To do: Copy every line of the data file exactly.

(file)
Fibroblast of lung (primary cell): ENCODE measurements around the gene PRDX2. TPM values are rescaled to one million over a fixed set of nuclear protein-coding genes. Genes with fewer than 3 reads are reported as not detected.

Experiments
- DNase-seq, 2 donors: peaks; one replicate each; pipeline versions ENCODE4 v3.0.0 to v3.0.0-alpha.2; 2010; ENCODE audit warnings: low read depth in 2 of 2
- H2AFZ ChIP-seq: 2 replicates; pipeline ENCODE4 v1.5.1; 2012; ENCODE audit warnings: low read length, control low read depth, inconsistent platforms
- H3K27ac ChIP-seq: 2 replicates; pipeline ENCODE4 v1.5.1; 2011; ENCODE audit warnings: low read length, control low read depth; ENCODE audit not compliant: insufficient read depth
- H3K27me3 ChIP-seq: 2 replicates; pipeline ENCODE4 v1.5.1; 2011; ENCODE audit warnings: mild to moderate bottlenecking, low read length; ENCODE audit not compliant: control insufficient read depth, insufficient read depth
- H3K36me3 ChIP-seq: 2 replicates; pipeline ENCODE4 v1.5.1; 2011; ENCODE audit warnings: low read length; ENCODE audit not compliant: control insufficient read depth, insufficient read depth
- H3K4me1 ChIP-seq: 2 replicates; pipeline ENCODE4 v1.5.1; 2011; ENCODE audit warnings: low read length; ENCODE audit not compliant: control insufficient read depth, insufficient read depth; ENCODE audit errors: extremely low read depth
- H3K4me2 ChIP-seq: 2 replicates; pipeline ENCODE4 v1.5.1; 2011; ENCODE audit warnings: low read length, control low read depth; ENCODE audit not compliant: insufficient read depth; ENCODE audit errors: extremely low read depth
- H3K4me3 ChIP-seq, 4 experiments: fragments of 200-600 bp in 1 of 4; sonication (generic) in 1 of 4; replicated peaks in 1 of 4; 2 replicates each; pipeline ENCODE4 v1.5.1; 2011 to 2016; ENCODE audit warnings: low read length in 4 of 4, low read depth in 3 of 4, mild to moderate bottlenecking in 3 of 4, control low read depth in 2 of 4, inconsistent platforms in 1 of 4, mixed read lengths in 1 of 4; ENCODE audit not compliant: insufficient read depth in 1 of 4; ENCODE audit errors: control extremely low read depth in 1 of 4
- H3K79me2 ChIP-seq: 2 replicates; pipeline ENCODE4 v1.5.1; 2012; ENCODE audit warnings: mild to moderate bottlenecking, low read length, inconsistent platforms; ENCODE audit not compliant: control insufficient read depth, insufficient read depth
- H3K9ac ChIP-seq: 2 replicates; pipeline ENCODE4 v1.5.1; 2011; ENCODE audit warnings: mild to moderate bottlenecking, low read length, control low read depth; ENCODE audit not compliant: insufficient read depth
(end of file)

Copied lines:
Fibroblast of lung (primary cell): ENCODE measurements around the gene PRDX2. TPM values are rescaled to one million over a fixed set of nuclear protein-coding genes. Genes with fewer than 3 reads are reported as not detected.

Experiments
- DNase-seq, 2 donors: peaks; one replicate each; pipeline versions ENCODE4 v3.0.0 to v3.0.0-alpha.2; 2010; ENCODE audit warnings: low read depth in 2 of 2
- H2AFZ ChIP-seq: 2 replicates; pipeline ENCODE4 v1.5.1; 2012; ENCODE audit warnings: low read length, control low read depth, inconsistent platforms
- H3K27ac ChIP-seq: 2 replicates; pipeline ENCODE4 v1.5.1; 2011; ENCODE audit warnings: low read length, control low read depth; ENCODE audit not compliant: insufficient read depth
- H3K27me3 ChIP-seq: 2 replicates; pipeline ENCODE4 v1.5.1; 2011; ENCODE audit warnings: mild to moderate bottlenecking, low read length; ENCODE audit not compliant: control insufficient read depth, insufficient read depth
- H3K36me3 ChIP-seq: 2 replicates; pipeline ENCODE4 v1.5.1; 2011; ENCODE audit warnings: low read length; ENCODE audit not compliant: control insufficient read depth, insufficient read depth
- H3K4me1 ChIP-seq: 2 replicates; pipeline ENCODE4 v1.5.1; 2011; ENCODE audit warnings: low read length; ENCODE audit not compliant: control insufficient read depth, insufficient read depth; ENCODE audit errors: extremely low read depth
- H3K4me2 ChIP-seq: 2 replicates; pipeline ENCODE4 v1.5.1; 2011; ENCODE audit warnings: low read length, control low read depth; ENCODE audit not compliant: insufficient read depth; ENCODE audit errors: extremely low read depth
- H3K4me3 ChIP-seq, 4 experiments: fragments of 200-600 bp in 1 of 4; sonication (generic) in 1 of 4; replicated peaks in 1 of 4; 2 replicates each; pipeline ENCODE4 v1.5.1; 2011 to 2016; ENCODE audit warnings: low read length in 4 of 4, low read depth in 3 of 4, mild to moderate bottlenecking in 3 of 4, control low read depth in 2 of 4, inconsistent platforms in 1 of 4, mixed read lengths in 1 of 4; ENCODE audit not compliant: insufficient read depth in 1 of 4; ENCODE audit errors: control extremely low read depth in 1 of 4
- H3K79me2 ChIP-seq: 2 replicates; pipeline ENCODE4 v1.5.1; 2012; ENCODE audit warnings: mild to moderate bottlenecking, low read length, inconsistent platforms; ENCODE audit not compliant: control insufficient read depth, insufficient read depth
- H3K9ac ChIP-seq: 2 replicates; pipeline ENCODE4 v1.5.1; 2011; ENCODE audit warnings: mild to moderate bottlenecking, low read length, control low read depth; ENCODE audit not compliant: insufficient read depth